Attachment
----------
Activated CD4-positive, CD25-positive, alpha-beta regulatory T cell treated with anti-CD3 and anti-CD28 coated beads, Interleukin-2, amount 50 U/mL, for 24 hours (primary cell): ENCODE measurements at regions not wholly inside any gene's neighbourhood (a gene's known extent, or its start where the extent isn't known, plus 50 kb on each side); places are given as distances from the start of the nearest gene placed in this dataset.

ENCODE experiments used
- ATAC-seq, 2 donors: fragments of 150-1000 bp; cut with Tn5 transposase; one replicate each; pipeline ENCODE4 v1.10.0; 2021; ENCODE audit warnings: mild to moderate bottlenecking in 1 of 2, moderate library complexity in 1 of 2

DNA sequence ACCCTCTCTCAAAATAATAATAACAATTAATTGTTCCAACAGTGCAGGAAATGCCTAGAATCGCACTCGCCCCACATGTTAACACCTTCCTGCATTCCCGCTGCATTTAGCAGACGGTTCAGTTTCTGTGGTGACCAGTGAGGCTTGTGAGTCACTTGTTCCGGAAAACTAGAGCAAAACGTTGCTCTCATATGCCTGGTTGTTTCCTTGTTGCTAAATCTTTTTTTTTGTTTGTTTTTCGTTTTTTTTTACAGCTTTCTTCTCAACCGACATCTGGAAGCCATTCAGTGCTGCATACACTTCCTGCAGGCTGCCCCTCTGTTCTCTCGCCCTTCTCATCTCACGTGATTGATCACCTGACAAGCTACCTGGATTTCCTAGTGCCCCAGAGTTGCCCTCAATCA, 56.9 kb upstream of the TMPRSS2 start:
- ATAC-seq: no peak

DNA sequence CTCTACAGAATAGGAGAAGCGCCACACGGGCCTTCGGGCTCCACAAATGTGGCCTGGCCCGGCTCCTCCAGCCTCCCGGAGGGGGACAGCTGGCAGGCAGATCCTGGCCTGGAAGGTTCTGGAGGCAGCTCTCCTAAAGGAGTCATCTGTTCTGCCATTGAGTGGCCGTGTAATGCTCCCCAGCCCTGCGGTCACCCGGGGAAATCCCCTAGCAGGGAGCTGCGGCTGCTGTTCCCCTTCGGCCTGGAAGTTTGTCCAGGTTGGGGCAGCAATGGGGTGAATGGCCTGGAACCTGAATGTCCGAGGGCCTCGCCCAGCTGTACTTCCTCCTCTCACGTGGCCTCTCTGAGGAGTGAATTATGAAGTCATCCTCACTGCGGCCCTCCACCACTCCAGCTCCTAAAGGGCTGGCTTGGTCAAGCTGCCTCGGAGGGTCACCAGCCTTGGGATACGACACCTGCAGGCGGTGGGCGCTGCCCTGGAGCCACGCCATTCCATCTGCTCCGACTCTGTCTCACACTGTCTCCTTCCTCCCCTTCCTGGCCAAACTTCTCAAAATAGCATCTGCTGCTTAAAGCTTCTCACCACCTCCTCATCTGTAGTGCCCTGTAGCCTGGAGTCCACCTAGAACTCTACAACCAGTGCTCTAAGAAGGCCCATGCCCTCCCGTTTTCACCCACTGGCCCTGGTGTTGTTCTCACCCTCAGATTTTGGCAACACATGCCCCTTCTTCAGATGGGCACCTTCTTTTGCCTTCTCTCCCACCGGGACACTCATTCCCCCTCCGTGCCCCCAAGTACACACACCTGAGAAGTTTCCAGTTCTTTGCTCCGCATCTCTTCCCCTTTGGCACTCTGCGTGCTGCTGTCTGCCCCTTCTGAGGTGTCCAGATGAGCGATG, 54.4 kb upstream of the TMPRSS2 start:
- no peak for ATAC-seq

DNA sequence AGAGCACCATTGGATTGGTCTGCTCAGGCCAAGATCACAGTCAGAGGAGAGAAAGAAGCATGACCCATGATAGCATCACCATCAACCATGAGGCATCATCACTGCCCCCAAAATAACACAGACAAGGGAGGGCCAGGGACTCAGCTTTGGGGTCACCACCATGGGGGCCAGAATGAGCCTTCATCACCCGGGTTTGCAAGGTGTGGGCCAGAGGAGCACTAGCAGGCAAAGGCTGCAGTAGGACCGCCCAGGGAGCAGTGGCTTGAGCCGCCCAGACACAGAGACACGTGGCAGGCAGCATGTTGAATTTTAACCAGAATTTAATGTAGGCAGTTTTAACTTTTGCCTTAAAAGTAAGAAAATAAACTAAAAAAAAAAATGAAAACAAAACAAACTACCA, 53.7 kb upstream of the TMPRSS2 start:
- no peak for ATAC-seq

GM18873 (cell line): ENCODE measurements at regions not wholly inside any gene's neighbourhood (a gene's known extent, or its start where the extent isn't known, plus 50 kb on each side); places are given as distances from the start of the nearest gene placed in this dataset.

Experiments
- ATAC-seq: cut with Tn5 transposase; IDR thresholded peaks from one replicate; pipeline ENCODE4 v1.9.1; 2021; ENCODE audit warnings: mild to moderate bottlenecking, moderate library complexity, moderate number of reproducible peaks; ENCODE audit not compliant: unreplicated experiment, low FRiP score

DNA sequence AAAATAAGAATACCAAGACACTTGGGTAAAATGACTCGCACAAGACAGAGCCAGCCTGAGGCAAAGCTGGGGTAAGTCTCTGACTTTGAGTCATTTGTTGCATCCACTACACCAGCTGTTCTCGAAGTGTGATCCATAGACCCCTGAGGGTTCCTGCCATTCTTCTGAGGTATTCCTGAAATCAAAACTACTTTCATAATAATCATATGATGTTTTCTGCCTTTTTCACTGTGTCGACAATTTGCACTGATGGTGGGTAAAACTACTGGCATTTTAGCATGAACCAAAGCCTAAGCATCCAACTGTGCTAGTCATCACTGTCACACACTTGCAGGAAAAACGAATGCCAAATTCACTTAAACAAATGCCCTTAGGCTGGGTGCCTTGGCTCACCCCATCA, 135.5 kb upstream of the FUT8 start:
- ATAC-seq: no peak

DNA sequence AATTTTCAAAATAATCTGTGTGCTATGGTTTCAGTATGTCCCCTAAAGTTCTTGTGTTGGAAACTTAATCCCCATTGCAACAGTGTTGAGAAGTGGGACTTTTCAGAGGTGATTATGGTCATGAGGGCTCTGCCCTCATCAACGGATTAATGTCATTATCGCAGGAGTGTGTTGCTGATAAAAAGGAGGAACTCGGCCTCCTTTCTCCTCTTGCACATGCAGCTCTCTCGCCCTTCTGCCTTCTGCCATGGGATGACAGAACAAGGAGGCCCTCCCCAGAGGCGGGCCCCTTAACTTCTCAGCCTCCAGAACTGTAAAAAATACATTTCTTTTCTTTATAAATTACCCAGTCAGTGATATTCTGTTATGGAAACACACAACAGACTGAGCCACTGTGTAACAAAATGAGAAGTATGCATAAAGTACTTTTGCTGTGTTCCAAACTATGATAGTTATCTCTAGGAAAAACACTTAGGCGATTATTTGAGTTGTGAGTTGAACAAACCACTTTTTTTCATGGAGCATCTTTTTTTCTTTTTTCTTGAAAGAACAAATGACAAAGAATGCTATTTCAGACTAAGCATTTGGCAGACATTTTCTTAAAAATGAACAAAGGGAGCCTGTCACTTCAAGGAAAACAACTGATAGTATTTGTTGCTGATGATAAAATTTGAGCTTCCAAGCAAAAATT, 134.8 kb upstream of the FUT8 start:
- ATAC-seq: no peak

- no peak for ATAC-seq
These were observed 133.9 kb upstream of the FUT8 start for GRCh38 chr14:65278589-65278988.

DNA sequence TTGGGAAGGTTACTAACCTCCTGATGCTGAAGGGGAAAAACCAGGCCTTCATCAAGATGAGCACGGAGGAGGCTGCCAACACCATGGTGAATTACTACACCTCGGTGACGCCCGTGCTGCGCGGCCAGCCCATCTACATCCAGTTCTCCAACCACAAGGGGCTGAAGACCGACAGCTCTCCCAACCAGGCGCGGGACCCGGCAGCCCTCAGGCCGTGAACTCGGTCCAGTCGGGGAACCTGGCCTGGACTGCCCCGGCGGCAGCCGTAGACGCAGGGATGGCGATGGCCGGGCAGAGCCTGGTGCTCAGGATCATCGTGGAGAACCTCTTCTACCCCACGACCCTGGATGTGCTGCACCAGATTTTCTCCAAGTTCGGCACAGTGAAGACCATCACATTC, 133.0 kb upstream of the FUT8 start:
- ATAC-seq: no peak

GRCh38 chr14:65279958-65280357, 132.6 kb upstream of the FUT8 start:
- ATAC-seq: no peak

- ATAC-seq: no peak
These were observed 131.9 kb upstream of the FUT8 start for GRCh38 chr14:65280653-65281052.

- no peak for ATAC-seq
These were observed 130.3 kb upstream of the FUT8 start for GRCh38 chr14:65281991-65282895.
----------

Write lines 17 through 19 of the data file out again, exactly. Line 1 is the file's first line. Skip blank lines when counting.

- no peak for ATAC-seq
These were observed 133.9 kb upstream of the FUT8 start for GRCh38 chr14:65278589-65278988.

DNA sequence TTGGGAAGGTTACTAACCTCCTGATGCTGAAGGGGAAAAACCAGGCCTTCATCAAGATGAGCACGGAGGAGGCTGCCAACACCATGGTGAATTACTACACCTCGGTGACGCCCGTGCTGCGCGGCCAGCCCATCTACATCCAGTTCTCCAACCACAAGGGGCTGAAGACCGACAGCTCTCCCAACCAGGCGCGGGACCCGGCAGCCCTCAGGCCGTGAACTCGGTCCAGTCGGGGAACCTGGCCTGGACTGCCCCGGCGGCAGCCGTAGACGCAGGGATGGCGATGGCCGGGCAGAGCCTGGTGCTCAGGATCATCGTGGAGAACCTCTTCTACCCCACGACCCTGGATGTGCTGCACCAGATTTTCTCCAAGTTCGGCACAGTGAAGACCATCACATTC, 133.0 kb upstream of the FUT8 start: